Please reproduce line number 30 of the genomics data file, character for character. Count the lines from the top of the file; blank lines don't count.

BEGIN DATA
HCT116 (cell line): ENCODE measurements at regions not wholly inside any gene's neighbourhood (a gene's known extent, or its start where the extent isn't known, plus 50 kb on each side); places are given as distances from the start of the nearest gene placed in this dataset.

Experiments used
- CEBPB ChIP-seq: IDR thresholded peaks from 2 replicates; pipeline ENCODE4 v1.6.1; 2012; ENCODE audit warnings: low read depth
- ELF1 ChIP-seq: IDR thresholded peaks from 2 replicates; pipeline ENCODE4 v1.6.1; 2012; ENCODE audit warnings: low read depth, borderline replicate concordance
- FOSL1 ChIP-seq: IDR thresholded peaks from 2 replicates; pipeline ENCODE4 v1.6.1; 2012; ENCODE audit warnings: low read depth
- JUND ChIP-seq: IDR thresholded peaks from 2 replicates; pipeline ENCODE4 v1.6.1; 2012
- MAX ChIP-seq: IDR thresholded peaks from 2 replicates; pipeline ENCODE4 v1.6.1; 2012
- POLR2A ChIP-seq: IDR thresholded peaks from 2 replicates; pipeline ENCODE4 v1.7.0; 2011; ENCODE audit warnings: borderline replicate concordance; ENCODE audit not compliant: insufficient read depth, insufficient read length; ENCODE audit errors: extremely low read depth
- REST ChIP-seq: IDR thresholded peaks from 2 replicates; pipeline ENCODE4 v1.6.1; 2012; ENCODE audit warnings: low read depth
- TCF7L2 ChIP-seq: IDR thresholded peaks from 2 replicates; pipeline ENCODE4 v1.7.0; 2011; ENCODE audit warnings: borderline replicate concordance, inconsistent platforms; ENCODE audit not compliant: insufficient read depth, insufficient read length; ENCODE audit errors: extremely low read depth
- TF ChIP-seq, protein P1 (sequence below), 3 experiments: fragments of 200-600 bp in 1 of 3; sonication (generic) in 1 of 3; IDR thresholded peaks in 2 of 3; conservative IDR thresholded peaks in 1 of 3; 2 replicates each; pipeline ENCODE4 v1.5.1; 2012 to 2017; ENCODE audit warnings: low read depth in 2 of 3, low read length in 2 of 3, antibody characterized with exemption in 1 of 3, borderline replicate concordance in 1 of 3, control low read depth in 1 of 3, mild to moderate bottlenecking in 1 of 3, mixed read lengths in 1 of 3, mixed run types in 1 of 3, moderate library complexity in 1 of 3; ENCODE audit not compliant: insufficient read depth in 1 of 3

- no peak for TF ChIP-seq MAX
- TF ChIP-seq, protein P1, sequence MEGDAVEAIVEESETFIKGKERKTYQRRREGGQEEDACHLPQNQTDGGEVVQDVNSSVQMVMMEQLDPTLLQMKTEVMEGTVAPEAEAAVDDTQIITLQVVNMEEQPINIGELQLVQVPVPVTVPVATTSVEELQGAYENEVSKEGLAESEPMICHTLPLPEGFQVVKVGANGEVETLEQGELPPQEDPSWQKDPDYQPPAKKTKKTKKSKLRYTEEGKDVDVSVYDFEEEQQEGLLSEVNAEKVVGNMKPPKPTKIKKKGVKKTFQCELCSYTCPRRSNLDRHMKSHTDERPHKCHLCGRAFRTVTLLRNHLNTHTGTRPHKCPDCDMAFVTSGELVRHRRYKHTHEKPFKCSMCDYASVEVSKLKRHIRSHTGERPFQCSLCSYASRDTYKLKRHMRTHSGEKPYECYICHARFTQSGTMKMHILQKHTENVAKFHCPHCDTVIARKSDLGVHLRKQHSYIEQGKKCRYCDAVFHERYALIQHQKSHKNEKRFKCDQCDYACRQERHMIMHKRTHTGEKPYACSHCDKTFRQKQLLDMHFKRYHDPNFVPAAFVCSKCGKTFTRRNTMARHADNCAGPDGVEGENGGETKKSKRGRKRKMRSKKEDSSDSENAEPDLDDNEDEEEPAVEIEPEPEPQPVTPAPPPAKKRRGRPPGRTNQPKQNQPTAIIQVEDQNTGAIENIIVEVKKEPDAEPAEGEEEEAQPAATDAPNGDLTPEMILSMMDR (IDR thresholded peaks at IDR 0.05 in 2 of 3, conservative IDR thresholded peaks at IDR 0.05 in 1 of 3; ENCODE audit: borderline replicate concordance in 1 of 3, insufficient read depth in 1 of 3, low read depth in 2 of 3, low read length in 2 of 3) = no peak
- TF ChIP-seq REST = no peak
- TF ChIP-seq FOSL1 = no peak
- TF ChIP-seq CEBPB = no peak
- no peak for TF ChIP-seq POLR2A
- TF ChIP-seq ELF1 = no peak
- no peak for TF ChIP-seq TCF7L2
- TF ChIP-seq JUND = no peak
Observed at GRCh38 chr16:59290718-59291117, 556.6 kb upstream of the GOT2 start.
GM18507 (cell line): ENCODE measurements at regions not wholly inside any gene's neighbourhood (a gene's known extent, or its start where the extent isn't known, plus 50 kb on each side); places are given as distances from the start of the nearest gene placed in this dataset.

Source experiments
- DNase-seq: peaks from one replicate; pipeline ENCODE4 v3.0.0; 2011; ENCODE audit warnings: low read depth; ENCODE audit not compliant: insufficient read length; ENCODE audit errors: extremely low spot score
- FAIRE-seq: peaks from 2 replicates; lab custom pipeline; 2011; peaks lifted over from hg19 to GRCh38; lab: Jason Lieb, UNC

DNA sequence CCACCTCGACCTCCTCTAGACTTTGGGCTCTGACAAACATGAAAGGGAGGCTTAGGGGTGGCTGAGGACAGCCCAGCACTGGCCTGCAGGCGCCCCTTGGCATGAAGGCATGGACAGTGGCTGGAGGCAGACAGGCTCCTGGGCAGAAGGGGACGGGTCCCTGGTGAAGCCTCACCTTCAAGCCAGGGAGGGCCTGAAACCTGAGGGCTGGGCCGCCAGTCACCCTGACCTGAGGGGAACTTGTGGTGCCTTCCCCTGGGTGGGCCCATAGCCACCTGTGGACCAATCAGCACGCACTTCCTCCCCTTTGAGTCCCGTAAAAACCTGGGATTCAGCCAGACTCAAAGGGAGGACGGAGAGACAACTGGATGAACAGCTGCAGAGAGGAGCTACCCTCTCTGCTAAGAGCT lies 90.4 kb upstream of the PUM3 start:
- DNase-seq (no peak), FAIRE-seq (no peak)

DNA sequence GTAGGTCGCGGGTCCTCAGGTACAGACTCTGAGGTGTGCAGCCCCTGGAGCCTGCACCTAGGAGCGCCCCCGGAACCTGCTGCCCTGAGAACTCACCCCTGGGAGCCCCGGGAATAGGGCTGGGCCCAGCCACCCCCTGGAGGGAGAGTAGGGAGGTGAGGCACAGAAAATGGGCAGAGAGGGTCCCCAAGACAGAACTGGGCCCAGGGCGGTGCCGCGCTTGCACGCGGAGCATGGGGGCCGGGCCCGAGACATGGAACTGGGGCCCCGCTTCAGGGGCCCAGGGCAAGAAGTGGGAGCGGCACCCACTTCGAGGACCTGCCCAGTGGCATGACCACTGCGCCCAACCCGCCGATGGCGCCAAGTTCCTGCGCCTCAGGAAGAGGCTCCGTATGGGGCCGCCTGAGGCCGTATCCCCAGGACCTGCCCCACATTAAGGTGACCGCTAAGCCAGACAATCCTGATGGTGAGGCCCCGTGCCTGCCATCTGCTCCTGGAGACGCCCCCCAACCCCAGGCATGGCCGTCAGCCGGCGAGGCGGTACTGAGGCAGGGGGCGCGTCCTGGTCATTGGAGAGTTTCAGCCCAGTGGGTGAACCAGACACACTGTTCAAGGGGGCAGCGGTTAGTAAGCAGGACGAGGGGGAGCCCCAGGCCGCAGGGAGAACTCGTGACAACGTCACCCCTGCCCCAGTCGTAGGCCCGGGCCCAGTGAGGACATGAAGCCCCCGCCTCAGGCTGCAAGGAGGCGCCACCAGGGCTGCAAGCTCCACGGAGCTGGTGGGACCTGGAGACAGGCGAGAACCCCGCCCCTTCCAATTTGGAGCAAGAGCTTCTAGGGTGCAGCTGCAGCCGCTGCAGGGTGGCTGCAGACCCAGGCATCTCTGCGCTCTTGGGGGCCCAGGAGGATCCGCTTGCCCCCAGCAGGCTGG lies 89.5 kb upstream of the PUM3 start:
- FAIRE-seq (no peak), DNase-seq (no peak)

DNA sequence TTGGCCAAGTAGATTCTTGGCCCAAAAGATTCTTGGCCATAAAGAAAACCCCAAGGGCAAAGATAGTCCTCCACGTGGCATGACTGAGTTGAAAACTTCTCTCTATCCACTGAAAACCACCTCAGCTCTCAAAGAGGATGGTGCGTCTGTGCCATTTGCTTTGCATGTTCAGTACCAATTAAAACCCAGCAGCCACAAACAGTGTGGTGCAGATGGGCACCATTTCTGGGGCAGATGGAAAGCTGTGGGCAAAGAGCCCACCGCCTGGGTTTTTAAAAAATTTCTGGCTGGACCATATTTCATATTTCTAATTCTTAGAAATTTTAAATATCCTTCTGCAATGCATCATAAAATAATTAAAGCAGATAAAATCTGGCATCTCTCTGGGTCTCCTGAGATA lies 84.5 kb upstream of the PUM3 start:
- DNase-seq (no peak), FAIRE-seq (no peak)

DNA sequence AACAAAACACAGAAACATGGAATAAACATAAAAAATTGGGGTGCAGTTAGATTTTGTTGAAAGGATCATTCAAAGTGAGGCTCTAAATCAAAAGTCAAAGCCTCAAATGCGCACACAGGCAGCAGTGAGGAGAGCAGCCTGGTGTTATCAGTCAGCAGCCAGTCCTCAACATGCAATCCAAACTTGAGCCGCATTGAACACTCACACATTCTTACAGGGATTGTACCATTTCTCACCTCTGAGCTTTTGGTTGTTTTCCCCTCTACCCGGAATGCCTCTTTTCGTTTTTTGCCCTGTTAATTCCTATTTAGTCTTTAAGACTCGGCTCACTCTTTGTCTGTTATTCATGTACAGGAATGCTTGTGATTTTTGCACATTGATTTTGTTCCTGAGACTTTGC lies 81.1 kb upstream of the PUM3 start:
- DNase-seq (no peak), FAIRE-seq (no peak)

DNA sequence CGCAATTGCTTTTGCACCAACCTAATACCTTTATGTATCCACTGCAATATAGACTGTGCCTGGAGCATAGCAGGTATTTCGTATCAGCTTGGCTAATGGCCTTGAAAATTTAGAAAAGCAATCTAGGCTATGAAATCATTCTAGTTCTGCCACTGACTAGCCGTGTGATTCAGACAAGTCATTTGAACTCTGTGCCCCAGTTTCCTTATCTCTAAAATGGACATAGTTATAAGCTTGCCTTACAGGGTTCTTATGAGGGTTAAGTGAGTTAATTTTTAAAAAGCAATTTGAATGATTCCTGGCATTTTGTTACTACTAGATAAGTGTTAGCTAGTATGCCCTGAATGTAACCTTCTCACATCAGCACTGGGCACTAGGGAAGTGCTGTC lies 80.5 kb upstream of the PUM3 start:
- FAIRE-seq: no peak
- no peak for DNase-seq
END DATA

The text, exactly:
DNA sequence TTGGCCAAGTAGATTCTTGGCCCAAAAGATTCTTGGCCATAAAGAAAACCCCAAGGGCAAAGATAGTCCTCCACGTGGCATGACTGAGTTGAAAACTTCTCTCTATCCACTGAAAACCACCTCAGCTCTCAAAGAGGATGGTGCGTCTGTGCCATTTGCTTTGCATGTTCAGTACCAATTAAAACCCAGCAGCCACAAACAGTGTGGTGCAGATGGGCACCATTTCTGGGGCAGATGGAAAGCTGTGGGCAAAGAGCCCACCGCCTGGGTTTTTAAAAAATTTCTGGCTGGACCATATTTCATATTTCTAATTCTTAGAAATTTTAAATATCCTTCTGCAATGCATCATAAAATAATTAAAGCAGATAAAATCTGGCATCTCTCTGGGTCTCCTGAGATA lies 84.5 kb upstream of the PUM3 start: